Tuesday, July 14, 2020
July 14, 2020

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EPA’s pandemic policy on relaxed reporting ends Aug. 31

Lawmakers, states criticized pollutant reporting policy

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WASHINGTON — The Environmental Protection Agency will end a temporary policy that relaxed reporting requirements on pollutants due to the coronavirus at the end of August, amid criticism that the pandemic policy has jeopardized public health.

Democratic lawmakers, several states and the agency’s inspector general all criticized the EPA policy that went into effect in March, warning that it would lead to increased pollution and decreased monitoring. They also expressed concern that the policy did not have a clear end date.

The pandemic policy will now officially expire at midnight on Aug. 31, Susan Parker Bodine, author of the policy and assistant administrator for enforcement and compliance assurance at the EPA, told McClatchy in an interview.

The temporary policy was aimed at regulated facilities struggling to meet the EPA’s various reporting requirements amid increased remote work. When the agency put the policy in place, it said it would not seek penalties if facilities dealing in pollutants missed “routine reporting” obligations and could prove it was caused by the outbreak of COVID-19.

“We picked the August 31 date as the termination date to give folks — the regulatory community and the states — a heads up to allow them to prepare for the sunsetting of the policy,” Bodine said.

The policy has generated controversy. Democratic lawmakers, including leadership on the House Committee on Energy and Commerce, claimed in a letter to the EPA administrator that the agency’s COVID-19 enforcement policy required little proof from noncompliant facilities and “creates license for companies to violate our environmental laws.”

Nine states, including California, New York and Illinois, asked a federal court last month to issue a preliminary injunction on the policy, which they said in a brief would result in “increased pollution threatening our residents.”

And a statement from the EPA’s Office of Inspector General warned last month that “additional reduction in enforcement activity places the EPA’s regulatory mission at greater risk and threatens the Agency’s overall mission to protect human health and the environment.”

Shortly before the policy was announced, the American Petroleum Institute asked the Trump administration to “temporarily waive nonessential compliance obligations.” Days later, the EPA outlined its new pandemic policy, freezing penalties for “violations of routine compliance monitoring, integrity testing, sampling, laboratory analysis, training, reporting and certification obligations,” the policy statement said.

In a letter addressed to House Energy and Commerce Committee Chairman Frank Pallone, D-N.J., and obtained by McClatchy, the EPA said that critics of the policy “fundamentally misunderstood” its design.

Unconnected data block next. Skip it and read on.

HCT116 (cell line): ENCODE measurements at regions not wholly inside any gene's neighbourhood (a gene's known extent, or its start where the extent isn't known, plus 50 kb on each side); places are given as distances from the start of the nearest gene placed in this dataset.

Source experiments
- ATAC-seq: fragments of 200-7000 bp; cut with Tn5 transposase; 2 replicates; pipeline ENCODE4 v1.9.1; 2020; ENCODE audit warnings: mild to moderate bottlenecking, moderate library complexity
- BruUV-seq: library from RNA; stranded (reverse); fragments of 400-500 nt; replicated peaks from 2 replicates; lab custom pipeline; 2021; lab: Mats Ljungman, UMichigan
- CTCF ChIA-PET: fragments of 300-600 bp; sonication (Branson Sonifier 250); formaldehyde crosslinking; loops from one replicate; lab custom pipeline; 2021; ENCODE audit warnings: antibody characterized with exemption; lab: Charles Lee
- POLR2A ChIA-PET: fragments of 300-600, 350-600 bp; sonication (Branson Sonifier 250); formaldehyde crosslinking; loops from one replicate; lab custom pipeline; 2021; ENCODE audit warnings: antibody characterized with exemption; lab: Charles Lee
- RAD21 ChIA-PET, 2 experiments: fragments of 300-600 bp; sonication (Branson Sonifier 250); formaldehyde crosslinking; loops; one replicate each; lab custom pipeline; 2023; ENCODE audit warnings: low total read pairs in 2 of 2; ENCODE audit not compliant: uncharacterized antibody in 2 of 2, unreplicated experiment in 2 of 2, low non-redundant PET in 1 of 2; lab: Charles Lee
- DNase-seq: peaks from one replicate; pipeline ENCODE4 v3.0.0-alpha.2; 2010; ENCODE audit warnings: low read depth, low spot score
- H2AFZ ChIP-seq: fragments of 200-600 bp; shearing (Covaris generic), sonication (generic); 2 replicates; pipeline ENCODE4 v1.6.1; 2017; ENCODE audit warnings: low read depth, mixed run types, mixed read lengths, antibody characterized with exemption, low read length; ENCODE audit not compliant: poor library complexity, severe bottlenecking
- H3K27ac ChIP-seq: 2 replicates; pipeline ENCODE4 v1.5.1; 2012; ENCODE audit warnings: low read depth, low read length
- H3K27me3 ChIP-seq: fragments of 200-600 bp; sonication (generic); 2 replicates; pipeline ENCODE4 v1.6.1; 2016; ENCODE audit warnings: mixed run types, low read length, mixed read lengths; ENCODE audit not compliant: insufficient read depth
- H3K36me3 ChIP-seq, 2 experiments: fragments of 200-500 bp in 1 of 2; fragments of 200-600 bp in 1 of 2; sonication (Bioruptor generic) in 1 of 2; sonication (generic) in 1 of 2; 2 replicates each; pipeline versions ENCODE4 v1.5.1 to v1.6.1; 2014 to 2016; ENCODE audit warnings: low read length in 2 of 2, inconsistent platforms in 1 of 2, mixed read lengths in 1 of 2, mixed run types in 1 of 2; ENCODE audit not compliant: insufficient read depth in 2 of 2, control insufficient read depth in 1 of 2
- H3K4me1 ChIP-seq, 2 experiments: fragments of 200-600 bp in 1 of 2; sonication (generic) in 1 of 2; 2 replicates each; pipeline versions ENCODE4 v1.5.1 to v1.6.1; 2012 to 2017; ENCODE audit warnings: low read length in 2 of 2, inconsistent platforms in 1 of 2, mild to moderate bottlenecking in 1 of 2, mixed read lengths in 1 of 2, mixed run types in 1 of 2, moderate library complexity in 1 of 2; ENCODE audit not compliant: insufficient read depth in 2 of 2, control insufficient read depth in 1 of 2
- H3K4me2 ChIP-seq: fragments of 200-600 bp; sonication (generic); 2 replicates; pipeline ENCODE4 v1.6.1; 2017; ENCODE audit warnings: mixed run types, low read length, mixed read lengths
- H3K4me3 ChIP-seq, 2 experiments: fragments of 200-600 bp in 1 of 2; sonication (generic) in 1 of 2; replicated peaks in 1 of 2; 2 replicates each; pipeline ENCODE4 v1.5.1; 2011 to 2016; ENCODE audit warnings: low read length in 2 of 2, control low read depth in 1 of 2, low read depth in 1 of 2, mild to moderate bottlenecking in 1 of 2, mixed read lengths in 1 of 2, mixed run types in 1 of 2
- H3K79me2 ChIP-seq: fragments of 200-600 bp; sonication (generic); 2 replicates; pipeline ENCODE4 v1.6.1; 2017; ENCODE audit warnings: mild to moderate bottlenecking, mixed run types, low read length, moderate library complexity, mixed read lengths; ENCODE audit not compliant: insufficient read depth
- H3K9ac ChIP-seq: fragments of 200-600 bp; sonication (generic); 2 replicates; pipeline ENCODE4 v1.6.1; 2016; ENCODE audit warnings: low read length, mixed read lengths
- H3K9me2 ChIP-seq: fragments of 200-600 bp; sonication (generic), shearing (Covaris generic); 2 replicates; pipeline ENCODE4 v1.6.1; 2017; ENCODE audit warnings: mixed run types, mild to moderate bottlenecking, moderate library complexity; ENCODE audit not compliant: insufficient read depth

“The idea that we would shift our resources away from dealing with hazardous air pollution in communities, nonattainment areas, drinking water, and shift it to target a site solely for failure to submit a routine report — that would not be an appropriate use of our resources,” Bodine said.

Pallone and other Democratic lawmakers had criticized the EPA for not requiring companies to proactively notify the agency that they would not be fulfilling their reporting obligations due to the pandemic, putting the burden on the EPA to seek out noncompliant companies for explanations.

“We asked EPA to make changes to its COVID enforcement policy because we’re concerned that, as written, it would leave environmental and public health protections unenforced at a time they’re needed most,” Pallone told McClatchy in a statement Monday. “I look forward to learning exactly how this Administration plans to make the modifications we requested and ensure our laws are fully enforced.”

But the EPA letter, dated Monday, notes that the agency has opened 87 criminal enforcement cases, charged 27 defendants, initiated 275 civil enforcement actions and concluded 296 civil enforcement actions since March 16 — evidence, Bodine said, that the agency’s enforcement program continues to be robust.

“We know if they submitted a report or not, because we have our database,” Bodine said. “If there was a failure to submit a report, then that will be very transparent to us, and they will have to demonstrate to us why we would not add that as another environmental violation when we target the site for inspection and look at their noncompliance across the board.”

Bodine would not comment on whether the newly announced termination date for the temporary pandemic policy would affect ongoing litigation that called for an immediate halt to its implementation. But she defended the policy as an effort to protect the health of Americans seeking to work remotely.

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